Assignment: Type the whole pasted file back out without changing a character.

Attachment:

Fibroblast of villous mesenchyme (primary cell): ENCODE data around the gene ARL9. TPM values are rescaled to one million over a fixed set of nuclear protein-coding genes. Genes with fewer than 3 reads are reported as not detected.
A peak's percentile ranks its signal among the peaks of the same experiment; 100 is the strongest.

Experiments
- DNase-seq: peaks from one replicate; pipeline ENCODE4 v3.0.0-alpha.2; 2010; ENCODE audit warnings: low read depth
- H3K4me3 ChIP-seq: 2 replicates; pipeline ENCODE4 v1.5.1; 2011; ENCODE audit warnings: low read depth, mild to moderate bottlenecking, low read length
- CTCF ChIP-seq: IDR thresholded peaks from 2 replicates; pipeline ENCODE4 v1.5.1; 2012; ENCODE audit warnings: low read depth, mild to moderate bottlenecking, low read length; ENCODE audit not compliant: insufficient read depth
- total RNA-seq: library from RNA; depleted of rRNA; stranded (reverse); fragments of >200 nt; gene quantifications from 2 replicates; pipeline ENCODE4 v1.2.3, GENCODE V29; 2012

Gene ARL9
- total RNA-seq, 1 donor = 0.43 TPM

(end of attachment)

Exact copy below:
Fibroblast of villous mesenchyme (primary cell): ENCODE data around the gene ARL9. TPM values are rescaled to one million over a fixed set of nuclear protein-coding genes. Genes with fewer than 3 reads are reported as not detected.
A peak's percentile ranks its signal among the peaks of the same experiment; 100 is the strongest.

Experiments
- DNase-seq: peaks from one replicate; pipeline ENCODE4 v3.0.0-alpha.2; 2010; ENCODE audit warnings: low read depth
- H3K4me3 ChIP-seq: 2 replicates; pipeline ENCODE4 v1.5.1; 2011; ENCODE audit warnings: low read depth, mild to moderate bottlenecking, low read length
- CTCF ChIP-seq: IDR thresholded peaks from 2 replicates; pipeline ENCODE4 v1.5.1; 2012; ENCODE audit warnings: low read depth, mild to moderate bottlenecking, low read length; ENCODE audit not compliant: insufficient read depth
- total RNA-seq: library from RNA; depleted of rRNA; stranded (reverse); fragments of >200 nt; gene quantifications from 2 replicates; pipeline ENCODE4 v1.2.3, GENCODE V29; 2012

Gene ARL9
- total RNA-seq, 1 donor = 0.43 TPM